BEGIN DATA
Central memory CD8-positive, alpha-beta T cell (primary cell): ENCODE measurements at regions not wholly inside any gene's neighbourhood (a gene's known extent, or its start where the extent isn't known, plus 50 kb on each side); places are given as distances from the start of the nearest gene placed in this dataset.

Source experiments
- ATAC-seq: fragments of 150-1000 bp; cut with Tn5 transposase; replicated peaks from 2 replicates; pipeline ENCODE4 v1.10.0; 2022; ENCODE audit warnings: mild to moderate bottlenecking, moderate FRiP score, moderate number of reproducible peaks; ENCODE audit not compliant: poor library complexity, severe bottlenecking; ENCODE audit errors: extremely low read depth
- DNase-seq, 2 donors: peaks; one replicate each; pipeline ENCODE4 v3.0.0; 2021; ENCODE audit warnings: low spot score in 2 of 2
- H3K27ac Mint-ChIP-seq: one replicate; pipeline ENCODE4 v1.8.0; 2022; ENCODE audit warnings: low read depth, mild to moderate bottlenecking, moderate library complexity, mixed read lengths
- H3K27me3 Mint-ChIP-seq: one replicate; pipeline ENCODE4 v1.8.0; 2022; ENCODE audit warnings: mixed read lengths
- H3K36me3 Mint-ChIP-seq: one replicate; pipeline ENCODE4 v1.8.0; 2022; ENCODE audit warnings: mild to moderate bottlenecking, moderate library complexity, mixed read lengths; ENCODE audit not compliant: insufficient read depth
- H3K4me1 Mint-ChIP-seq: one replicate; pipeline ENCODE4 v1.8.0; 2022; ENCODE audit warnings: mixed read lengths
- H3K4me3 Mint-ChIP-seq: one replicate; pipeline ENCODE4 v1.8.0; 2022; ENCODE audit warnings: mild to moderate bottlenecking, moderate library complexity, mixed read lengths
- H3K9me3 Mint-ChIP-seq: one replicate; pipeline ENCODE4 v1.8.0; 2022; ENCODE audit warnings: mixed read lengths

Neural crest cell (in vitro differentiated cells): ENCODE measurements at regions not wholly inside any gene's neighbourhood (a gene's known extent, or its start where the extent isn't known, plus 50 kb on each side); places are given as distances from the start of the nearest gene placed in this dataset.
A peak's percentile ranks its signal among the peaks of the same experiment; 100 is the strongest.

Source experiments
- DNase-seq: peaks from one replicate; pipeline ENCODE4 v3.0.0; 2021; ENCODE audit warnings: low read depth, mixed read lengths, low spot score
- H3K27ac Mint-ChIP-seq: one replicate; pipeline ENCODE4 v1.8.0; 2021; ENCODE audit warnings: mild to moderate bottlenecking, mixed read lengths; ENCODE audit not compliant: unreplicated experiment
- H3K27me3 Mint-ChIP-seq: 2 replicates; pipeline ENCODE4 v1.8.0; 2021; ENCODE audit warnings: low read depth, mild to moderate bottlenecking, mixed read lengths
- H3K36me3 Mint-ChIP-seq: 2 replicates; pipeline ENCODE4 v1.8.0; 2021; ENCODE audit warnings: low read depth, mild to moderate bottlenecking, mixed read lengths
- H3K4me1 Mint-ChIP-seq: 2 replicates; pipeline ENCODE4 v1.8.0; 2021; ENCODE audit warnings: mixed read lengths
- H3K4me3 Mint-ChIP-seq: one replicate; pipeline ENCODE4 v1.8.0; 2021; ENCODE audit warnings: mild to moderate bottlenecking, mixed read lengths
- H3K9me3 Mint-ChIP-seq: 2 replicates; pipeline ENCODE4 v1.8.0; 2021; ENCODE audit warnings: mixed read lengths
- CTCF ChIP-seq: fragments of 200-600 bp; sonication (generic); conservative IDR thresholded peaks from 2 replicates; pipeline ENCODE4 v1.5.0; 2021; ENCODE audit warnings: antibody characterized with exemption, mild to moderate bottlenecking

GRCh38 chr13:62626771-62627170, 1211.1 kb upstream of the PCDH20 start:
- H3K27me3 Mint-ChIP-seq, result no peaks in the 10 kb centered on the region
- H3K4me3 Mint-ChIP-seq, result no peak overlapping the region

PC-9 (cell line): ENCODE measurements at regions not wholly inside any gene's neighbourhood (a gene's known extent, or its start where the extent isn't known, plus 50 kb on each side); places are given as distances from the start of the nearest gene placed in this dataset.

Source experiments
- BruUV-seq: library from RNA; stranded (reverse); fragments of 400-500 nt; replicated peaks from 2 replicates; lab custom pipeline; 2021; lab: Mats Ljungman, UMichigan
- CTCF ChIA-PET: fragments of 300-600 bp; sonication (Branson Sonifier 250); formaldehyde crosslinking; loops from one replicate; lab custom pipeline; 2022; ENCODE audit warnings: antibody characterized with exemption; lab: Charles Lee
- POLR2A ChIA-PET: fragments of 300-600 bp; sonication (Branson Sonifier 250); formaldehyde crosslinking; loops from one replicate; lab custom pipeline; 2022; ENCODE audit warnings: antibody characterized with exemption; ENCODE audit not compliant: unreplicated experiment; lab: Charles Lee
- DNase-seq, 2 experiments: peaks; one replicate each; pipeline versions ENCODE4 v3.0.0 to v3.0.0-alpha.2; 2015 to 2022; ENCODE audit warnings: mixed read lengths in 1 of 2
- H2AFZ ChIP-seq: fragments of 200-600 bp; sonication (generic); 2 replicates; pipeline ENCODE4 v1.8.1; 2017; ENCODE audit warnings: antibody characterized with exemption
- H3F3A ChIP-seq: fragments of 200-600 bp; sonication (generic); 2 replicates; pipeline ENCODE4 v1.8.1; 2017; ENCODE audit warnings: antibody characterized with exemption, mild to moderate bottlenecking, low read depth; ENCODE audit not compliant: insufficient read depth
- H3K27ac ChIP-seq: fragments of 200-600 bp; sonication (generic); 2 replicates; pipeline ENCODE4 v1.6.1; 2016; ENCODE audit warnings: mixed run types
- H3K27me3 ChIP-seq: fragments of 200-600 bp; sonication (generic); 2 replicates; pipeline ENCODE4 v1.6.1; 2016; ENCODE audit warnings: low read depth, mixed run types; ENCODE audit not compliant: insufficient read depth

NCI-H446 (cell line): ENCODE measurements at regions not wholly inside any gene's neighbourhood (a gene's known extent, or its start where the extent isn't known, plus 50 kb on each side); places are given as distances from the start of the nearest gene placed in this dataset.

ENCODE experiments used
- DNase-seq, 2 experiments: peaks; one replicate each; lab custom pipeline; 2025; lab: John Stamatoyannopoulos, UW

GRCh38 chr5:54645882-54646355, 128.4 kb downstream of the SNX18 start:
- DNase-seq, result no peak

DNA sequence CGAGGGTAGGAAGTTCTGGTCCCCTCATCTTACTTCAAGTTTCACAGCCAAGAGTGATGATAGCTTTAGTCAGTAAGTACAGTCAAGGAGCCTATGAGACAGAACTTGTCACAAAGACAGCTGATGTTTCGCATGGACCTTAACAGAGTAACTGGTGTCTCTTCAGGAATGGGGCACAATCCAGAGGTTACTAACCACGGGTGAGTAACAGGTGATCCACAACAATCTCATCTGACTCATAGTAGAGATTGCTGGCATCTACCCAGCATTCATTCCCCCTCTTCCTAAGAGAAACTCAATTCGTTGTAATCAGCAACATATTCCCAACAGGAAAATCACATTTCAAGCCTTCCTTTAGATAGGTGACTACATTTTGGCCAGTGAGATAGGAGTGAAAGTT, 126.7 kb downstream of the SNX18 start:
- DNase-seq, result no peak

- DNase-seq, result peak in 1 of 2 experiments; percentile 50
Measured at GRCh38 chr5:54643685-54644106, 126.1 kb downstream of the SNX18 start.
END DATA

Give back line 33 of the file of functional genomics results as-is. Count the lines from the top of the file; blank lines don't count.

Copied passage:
- H3K27ac ChIP-seq: fragments of 200-600 bp; sonication (generic); 2 replicates; pipeline ENCODE4 v1.6.1; 2016; ENCODE audit warnings: mixed run types